This information is accurate as of early June 2022.
To better serve our mission of supporting personalized, competency-based learning, we have developed a state legislative tracking system to monitor and share the innovative ways that state legislatures are engaging in this area of education.
June marks a time where many states are winding down their legislative activity, and some are even preparing for the next legislative session. With many sessions already adjourned or coming to a close, KnowledgeWorks is ready to share some of the exciting legislative policy movement that we saw over the most recent session.
The National Conference of State Legislatures tracks legislative sessions and shows that 46 states and the District of Columbia have legislative activity of some sort this year, with 15 states and the District of Columbia still engaged in activity as of June 1. Below, we highlight trends from across the policy areas within our State Policy Framework for Personalized Learning.
Skip ahead to see the legislation supporting personalized, competency-based learning.
At KnowledgeWorks, we leverage our State Policy Framework for Personalized Learning to ground our policy work across states. It includes 12 policy conditions necessary for successful implementation of student-centered learning.
- Vision for student success: policies clearly articulate a vision for education that includes personalized learning to ensure every student graduates with the academic knowledge, skills and social-emotional competencies to succeed.
- Collaborative leadership: policies support the engagement of a diverse group of stakeholders across all levels of the education system to create structures for personalized learning.
- Comprehensive supports for educators and leaders: policies provide systemic efforts to build professional capacity for the implementation of high-quality personalized learning.
- Supports for historically underserved students: policies establish equitable practices aligned to culturally responsive and trauma-informed practices to intentionally address gaps in student outcomes.
- Equitable conditions for learning: policies include services provided in schools or by schools that support whole child development.
- Student learning pathways: policies empower all students to access and complete equally rigorous pathways that enable exploration of career interests.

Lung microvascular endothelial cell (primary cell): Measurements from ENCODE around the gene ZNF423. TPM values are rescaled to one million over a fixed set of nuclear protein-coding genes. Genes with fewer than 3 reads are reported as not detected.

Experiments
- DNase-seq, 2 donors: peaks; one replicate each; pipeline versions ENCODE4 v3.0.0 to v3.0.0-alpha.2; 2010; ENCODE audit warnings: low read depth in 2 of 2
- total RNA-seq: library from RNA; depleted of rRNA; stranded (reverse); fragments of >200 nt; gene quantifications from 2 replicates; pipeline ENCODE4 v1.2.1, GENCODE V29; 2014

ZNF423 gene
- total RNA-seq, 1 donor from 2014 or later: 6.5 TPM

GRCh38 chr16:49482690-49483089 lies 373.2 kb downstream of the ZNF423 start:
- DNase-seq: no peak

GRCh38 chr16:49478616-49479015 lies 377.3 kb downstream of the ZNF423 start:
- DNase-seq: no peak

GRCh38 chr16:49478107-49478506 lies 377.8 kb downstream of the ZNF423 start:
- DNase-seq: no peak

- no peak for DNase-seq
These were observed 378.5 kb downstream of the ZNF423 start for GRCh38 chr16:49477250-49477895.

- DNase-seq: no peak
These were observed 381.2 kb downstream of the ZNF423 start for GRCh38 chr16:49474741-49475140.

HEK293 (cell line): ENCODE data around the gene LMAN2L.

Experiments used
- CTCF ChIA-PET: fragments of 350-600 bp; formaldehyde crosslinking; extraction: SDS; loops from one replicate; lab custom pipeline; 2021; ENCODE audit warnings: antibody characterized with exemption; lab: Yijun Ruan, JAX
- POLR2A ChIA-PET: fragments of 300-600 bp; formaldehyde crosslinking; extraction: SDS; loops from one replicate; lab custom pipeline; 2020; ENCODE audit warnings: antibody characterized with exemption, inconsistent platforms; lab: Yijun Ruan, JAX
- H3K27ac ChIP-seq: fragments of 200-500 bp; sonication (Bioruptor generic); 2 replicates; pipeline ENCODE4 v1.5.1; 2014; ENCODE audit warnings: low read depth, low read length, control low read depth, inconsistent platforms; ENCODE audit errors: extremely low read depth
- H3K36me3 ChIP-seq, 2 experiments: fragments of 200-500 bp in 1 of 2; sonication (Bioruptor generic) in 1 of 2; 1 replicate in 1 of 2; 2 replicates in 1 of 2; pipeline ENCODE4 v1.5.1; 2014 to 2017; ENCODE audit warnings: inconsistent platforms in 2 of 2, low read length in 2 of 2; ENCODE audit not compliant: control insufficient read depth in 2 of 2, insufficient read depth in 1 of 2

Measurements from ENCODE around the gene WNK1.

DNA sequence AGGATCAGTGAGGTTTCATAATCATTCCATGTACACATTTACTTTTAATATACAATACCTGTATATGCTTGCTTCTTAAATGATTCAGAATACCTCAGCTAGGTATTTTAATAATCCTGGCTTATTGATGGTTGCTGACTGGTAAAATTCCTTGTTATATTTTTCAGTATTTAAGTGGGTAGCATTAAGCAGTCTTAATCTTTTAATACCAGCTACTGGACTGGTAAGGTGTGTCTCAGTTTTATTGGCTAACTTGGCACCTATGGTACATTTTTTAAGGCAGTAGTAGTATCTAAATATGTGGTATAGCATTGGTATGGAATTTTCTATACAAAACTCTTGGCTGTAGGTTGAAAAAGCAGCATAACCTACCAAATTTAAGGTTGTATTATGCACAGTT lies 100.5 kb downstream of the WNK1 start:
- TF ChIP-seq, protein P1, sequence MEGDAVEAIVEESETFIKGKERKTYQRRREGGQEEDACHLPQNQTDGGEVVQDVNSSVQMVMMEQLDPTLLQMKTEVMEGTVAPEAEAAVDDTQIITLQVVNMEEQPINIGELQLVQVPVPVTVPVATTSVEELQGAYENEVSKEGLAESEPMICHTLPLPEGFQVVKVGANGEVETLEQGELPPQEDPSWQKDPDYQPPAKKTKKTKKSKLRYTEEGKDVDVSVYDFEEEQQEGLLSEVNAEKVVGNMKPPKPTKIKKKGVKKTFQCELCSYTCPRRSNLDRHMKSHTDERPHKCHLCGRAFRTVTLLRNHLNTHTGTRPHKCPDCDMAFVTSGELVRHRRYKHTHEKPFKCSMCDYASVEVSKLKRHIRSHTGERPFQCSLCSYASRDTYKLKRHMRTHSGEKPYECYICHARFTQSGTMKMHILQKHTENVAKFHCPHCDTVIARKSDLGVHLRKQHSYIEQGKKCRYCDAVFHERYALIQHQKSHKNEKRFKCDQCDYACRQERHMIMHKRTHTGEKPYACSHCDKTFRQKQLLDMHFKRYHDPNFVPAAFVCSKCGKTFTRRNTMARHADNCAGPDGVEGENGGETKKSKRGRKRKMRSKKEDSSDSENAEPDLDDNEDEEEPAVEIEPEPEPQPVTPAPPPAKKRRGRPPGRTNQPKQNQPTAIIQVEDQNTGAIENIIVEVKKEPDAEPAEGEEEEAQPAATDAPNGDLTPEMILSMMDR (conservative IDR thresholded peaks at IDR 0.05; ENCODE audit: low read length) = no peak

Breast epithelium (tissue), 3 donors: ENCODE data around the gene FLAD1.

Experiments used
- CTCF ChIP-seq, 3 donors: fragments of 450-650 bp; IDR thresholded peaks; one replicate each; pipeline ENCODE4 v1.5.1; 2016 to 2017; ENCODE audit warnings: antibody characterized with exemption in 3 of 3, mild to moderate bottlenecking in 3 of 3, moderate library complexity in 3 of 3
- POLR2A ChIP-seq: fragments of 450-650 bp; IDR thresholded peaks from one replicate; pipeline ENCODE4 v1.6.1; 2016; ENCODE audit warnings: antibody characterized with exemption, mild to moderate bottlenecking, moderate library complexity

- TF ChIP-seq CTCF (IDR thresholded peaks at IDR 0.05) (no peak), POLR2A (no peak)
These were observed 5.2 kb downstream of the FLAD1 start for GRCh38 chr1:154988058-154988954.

- Quality frameworks for student success: policies support a learning framework, or set of standards, that represent the full-range of knowledge, skills and social-emotional competencies students need to success.
- Balanced assessment: policies develop or implement formative, benchmark, interim and summative assessments at the state and district level that empower educators and deepen student learning.
- Measuring success: policies support a robust performance measurement system, including accountability and reporting tools.
- Culture of innovation: policies empower educators, researchers, communities and families to design, refine, evaluate, and advance new learning models that better support student needs.
- Responsive funding systems: policies support adequate, equitable and flexible funding and resource systems that enable educators to advance personalized learning and address educational inequities.
- Continuous school improvement: policies support improvement of all schools with transparent, dynamic systems that empower local leaders and their communities to diagnose, analyze and address the needs of all students.
Number of Bills Introduced by Policy Condition
While we cast a wide net with our policy tracker, we acknowledge that we cannot possibly catch every bill related to personalized, competency-based learning. To interpret these numbers, consider them to be the minimum number of bills introduced in each state and in each policy condition. Of the bills introduced, 34 have been enacted and will play a key role in supporting personalized, competency-based learning moving forward.
Below we dive into a more substantive analysis of trends within policy conditions and highlight interesting examples from the four policy conditions that had the greatest legislative activity this session.